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What Darwin did not see: Pleistocene fossil assemblages on a high-energy coast at Ponta das Bicudas, Santiago, Cape Verde Islands

Published online by Cambridge University Press:  28 September 2012

Department of Geosciences, Williams College, Williamstown, MA 01267USA
Departamento de Geodinámica y Paleontología, Facultad de Ciencias Experimentales, Universidad de Huelva, Campus de El Carmen, Avd. 3 de Marzo, s/n, 21071 Huelva, Spain
Departamento de Geodinámica y Paleontología, Facultad de Ciencias Experimentales, Universidad de Huelva, Campus de El Carmen, Avd. 3 de Marzo, s/n, 21071 Huelva, Spain
Facultad de Ciencias Marinas, Universidad Autónoma de Baja California, Ensenada, BC 22800, México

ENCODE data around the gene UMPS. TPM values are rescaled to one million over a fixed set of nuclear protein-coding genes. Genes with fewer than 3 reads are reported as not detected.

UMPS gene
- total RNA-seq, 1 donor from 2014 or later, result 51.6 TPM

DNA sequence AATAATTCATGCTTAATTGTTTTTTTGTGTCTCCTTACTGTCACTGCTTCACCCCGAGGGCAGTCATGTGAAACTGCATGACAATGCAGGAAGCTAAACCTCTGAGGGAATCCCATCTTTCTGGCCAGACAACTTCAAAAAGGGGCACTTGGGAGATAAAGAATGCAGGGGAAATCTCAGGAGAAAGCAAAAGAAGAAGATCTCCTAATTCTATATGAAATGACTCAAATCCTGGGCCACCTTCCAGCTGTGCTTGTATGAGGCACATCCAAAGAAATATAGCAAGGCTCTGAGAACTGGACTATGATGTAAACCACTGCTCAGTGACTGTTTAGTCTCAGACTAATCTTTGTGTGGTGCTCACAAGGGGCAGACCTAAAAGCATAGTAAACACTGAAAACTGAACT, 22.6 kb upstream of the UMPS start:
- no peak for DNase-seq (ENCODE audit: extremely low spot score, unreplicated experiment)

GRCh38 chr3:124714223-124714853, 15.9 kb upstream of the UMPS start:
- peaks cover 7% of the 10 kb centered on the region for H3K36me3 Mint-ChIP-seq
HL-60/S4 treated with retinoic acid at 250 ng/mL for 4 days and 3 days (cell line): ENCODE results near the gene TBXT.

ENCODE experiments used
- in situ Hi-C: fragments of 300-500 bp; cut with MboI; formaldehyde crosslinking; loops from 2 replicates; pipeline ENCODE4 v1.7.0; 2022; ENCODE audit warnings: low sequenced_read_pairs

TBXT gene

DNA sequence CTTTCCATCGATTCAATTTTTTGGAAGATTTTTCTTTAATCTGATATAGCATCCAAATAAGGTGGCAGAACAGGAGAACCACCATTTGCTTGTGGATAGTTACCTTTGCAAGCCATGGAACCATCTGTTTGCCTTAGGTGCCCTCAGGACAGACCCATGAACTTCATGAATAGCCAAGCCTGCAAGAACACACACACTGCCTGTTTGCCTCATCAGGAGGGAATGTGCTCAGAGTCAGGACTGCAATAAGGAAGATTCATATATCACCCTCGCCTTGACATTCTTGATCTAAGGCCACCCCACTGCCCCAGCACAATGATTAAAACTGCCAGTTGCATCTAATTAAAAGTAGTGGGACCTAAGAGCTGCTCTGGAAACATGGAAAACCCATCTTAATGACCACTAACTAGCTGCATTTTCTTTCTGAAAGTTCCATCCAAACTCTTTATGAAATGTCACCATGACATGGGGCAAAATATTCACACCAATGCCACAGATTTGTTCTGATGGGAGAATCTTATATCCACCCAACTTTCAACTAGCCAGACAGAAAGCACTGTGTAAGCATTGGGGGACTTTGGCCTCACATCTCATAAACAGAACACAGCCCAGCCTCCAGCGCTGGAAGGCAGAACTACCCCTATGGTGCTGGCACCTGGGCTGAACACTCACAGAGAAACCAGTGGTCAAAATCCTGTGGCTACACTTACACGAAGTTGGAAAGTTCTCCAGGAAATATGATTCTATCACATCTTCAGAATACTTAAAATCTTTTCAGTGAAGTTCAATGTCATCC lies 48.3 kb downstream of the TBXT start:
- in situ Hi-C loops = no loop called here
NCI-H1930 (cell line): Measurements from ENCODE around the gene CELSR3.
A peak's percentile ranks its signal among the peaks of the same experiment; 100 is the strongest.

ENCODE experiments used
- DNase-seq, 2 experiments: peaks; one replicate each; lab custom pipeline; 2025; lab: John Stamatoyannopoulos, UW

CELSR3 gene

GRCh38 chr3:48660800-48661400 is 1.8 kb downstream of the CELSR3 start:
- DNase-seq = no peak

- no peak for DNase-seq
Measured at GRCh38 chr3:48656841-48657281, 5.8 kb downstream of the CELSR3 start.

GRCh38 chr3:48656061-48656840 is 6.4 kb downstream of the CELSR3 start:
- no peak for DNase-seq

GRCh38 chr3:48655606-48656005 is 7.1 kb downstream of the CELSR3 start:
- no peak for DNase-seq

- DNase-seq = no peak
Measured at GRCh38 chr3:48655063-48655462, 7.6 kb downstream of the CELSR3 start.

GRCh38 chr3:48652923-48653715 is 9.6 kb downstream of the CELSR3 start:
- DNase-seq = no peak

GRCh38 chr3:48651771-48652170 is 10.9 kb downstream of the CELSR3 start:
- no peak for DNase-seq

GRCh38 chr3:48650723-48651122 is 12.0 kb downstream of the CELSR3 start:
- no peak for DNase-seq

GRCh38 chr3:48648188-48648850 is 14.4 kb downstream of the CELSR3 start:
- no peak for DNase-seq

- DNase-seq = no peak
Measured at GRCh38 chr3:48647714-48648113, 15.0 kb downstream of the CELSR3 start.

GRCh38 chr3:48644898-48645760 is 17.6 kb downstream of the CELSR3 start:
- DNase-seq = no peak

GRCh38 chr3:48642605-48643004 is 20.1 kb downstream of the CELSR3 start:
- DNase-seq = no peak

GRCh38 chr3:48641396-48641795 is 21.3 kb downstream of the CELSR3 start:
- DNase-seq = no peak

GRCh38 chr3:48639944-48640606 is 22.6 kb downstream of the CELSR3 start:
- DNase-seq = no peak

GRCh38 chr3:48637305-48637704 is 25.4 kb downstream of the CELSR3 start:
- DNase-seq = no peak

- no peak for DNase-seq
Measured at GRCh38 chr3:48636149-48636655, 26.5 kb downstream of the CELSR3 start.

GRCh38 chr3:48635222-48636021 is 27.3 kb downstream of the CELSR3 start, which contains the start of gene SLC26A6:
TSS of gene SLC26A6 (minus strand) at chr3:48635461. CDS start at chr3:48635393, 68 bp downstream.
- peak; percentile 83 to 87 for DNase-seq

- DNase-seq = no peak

Department of Geosciences, Williams College, Williamstown, MA 01267USA
Departamento de Geologia e Centro de Geologia, Faculdade de Ciências da Universidade de Lisboa, 1749-016 Lisboa, Portugal
Departamento de Geologia e Centro de Geologia, Faculdade de Ciências da Universidade de Lisboa, 1749-016 Lisboa, Portugal
Author for correspondence:


Two distinct Pleistocene assemblages from SE Santiago Island are comparable to modern analogues elsewhere in the Cape Verde Islands. A low-diversity Siderastrea radians assemblage lived atop basalt knobs surrounded by sand on a slope below a cliff. A Millepora alcicornisMegabalanus azoricus assemblage occupied the cliff. The latter was a typical rocky-shore assemblage from a high-energy setting below the tidal zone. Bioerosion structures in basalt produced by Circolites kotoncensis and Gastrochaenolites isp. also occur there. Despite extensive studies on local limestone deposits in 1832 and 1836, lack of exposure prevented Darwin from seeing these fossils.

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